Contributor Since 2010
Energy storage has been called the holy grail, lynchpin and the deciding factor to the cleantech revolution, and for good reason. The transition to a clean and sustainable energy system for our homes, businesses and transport will depend on developing safe, low-cost and reliable energy storage systems. Many companies are now competing to successfully bring to market a host of new generation batteries that will do everything from power a new breed of electric vehicles to large scale systems that will store solar energy for use at night or cloudy days. While the outlook remains strong, and policy and legislation seems poised to strengthen the sector, significant hurdles remain in the industry.
Key Companies are Commercializing
Last September, A123Systems (AONE) went public and saw its shares jump over 50% its first few days of trading, indicating to many that energy storage had arrived for investors. Today however, it is off nearly 60% from its high. Other companies are struggling as well – in March Valence Technology (VLNC) received a delisting notice from NASDAQ for its low stock price, and has only recently regained compliance.
At the same time, announcements from these companies indicate that they are moving in the right direction commercially. Warren Buffett announced his interest in the sector by purchasing a 10% share in Chinese battery and electric car company BYD last year. Valence signed a multi-year supply agreement with BJ Technologie, a division of Bénéteau Group, the world’s largest sailing yacht manufacturer to be the exclusive battery supplier for all new Bénéteau Group hybrid-electric vessels. Order estimates by Bénéteau Group forecast up to $9 million in revenue to Valence. And Altair Nanotechnologies (ALTI) announced an $850,000 order for its lithium-ion battery modules for Proterra, Inc. new all electric and hybrid electric transit buses.
Era of the Electric Car in Full Production
With all the major automakers releasing electric or hybrid electric vehicles in the next one to two years, battery technology is about to hit the ground running. The Nissan Leaf, whose price was recently announced at $32,780 before a federal tax credit of $7,500, is due out in December, one month after Chevy’s Volt. Toyota Motor (TM) has surpassed 1 million sales of its Prius. Other companies positioning to capture first place in the move to electric cars include Tesla, Fisker and BYD. In all, Accenture forecasts 1.5 million electric vehicles in the United States by 2015. Over 10 million electric vehicles are easily possible by 2020.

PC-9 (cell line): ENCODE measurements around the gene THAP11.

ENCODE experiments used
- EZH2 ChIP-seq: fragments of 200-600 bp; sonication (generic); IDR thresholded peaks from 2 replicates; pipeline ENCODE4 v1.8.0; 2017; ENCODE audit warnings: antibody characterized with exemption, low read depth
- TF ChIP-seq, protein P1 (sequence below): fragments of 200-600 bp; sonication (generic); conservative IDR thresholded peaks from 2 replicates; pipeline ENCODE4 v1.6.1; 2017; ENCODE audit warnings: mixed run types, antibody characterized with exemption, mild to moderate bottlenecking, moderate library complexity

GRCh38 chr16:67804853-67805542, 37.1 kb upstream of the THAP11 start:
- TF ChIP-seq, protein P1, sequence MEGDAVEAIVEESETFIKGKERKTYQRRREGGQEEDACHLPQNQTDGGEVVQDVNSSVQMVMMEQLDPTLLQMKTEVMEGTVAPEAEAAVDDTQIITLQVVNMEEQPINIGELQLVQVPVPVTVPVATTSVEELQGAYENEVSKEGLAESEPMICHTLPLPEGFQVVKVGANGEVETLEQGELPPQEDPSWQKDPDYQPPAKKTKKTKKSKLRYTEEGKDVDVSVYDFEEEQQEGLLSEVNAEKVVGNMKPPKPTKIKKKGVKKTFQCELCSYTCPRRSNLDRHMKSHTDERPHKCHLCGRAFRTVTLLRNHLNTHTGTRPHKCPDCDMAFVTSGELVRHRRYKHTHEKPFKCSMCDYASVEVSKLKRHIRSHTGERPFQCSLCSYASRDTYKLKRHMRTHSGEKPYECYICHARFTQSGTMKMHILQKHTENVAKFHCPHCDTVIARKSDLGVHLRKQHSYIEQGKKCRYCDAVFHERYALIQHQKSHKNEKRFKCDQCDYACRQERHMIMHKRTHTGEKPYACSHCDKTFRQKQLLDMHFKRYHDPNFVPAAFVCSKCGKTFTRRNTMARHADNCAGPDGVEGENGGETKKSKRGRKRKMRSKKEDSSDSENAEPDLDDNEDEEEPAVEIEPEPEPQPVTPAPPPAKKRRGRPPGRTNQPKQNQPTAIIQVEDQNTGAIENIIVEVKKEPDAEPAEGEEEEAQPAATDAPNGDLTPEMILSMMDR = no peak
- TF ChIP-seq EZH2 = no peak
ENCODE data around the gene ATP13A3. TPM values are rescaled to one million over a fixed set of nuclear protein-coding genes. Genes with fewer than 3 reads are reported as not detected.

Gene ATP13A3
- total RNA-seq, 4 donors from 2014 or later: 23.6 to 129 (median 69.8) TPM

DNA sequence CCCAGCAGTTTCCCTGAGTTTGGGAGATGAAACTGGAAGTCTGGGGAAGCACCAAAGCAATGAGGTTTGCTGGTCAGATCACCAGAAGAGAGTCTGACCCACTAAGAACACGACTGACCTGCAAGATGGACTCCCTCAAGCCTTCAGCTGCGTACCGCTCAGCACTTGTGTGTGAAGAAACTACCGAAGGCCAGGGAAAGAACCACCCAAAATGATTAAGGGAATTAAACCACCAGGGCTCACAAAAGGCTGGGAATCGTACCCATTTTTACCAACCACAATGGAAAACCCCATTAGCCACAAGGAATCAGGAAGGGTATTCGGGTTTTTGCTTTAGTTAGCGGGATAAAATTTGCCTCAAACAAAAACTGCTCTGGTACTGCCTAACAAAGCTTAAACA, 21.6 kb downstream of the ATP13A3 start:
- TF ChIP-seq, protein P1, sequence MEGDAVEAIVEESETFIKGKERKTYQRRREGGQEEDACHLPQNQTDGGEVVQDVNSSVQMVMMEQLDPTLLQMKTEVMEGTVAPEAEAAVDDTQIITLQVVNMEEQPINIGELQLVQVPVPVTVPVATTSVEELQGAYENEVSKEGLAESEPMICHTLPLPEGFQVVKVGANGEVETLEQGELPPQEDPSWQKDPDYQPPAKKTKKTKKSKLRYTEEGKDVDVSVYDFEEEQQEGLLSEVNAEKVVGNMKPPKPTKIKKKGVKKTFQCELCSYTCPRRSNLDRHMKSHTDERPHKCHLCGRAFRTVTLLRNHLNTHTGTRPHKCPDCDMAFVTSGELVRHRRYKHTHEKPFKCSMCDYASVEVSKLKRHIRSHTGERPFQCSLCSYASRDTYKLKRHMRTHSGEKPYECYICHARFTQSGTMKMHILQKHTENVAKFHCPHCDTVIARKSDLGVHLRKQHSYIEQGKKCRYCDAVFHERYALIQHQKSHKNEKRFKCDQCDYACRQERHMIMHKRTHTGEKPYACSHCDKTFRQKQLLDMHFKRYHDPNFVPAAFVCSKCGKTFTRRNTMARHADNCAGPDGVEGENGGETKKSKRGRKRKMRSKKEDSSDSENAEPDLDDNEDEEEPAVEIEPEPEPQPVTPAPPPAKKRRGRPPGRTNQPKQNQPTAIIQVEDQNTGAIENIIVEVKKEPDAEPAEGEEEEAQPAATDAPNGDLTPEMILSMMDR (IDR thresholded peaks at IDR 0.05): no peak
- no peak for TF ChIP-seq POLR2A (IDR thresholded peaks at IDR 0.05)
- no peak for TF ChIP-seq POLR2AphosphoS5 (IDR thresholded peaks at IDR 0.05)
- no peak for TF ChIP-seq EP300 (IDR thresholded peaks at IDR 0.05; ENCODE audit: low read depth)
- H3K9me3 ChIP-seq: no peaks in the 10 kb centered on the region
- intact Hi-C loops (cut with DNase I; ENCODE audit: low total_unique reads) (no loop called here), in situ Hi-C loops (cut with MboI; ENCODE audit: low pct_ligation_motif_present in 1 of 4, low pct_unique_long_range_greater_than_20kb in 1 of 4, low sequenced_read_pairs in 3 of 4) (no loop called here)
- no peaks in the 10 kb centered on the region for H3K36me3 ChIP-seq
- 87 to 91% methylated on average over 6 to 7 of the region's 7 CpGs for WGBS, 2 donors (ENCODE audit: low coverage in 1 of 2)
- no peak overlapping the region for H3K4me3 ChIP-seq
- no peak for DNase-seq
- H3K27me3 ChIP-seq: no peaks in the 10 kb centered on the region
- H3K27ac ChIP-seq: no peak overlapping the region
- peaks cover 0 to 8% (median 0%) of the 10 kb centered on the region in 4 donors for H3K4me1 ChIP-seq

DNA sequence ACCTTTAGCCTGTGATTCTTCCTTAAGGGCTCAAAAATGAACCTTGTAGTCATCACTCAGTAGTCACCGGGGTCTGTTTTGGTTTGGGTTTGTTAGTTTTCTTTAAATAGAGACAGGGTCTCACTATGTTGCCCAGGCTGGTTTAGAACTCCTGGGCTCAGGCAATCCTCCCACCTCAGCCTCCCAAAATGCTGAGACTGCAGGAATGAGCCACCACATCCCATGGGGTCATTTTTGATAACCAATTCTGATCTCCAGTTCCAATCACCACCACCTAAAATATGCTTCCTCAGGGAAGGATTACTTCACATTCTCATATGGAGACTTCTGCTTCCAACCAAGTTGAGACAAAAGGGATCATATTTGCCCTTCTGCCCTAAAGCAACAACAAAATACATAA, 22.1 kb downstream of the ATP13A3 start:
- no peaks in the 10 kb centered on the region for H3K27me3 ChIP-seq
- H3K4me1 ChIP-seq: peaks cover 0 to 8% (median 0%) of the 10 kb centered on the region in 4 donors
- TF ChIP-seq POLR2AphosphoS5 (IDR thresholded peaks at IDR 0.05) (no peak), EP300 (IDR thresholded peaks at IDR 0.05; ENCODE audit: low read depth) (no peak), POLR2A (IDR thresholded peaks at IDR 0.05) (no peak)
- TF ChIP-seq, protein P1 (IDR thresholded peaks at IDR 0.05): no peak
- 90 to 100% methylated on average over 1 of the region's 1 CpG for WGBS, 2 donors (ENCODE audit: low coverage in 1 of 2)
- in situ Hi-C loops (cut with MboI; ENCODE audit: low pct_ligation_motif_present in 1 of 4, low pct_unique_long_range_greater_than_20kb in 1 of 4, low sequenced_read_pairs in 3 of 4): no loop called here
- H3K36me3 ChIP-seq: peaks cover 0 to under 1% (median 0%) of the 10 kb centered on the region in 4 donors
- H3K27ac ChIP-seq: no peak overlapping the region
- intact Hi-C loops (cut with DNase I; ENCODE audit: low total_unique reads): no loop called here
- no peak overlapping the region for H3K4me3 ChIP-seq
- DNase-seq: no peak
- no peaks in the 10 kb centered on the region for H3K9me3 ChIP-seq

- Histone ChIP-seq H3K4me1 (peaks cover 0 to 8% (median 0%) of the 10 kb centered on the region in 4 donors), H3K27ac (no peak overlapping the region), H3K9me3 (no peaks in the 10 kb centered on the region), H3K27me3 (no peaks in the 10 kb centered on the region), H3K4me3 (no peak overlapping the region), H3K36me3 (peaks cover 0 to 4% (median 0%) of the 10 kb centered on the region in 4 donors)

Large Scale Systems and the Smart Grid
Energy storage will be an important factor as the transition to renewable energy sources like wind and solar grow exponentially, because these sources are intermittent in nature (night and cloudy days for solar and calm days for wind) and our grid requires a constant level of energy. The creation of a smart grid, which will be able to handle these requirements is gaining momentum.
Battery companies are turning their technology to applications for grid power. A123Systems installed its first Hybrid Ancillary Power Unit at a power plant owned by AES in Southern California, and Southern California Edison wants A123 to build the world’s biggest lithium-ion grid storage battery.
Political Stars Nearing Alignment
Last year the stimulus package gave a boost to the energy storage sector – with $2 billion put to use for advanced batteries manufacturing, including lithium ion batteries, hybrid electrical systems, component manufacturers and software designers, and up to $25 billion in loans for advanced vehicles, including related energy-storage technologies. Large scale storage received money with $11 billion set aside for the creation of a smart grid.
Additionally, the Obama Administration’s decision to accelerate the effective date of federal economy standards should help to accelerate hybrid vehicle technologies. The new standards call for increased fuel efficiency by 40% over the next 7 years, and the elimination of fleet-wide averaging and the acceleration CAFE (Corporate Average Fuel Economy) standards by 5 years. They require an average mileage standard of 39 miles per gallon for cars and 30 mpg for trucks by 2016 – an increase from the current average for all vehicles of 25 miles per gallon. Car companies are planning to use hybrid and electric technology to help meet these standards.
And while we are still in the midst of crisis mode, the oil spill in the Gulf may mark a political turning point in the coming months. Our increasingly dangerous quest for new oil resources has finally hit us at home. And the costs, while unknown, will certainly be in the billions. Photos of oil-covered birds in Louisiana and negligent oil companies may finally empower politicians to enact serious energy related programs that will move us away from our oil addiction and into green technologies that include energy storage.
Hurdles Still Remain
While this forward movement seems promising for the energy storage sector, significant questions still remain for the industry.
In the technology realm, batteries have not undergone the same type of leaps that other technologies, such as the computing industry, have seen, plugging along at historically 5-10% annual price-performance improvements. And there is no single answer for batteries, as end use applications dictate technology selection. In general though, new users in automotive markets are asking for batteries that are lighter, safer, denser (the ability to hold more power), long lasting and are of course, cheaper.
Another issue facing the sector is the concern over raw material. The rare metals that are being used, especially with Lithium batteries will see price pressure as demand increases over the next few years. 50% of lithium is found in one country – Bolivia, which according to Juan Carlos Zuneta has no strategy for its exploitation.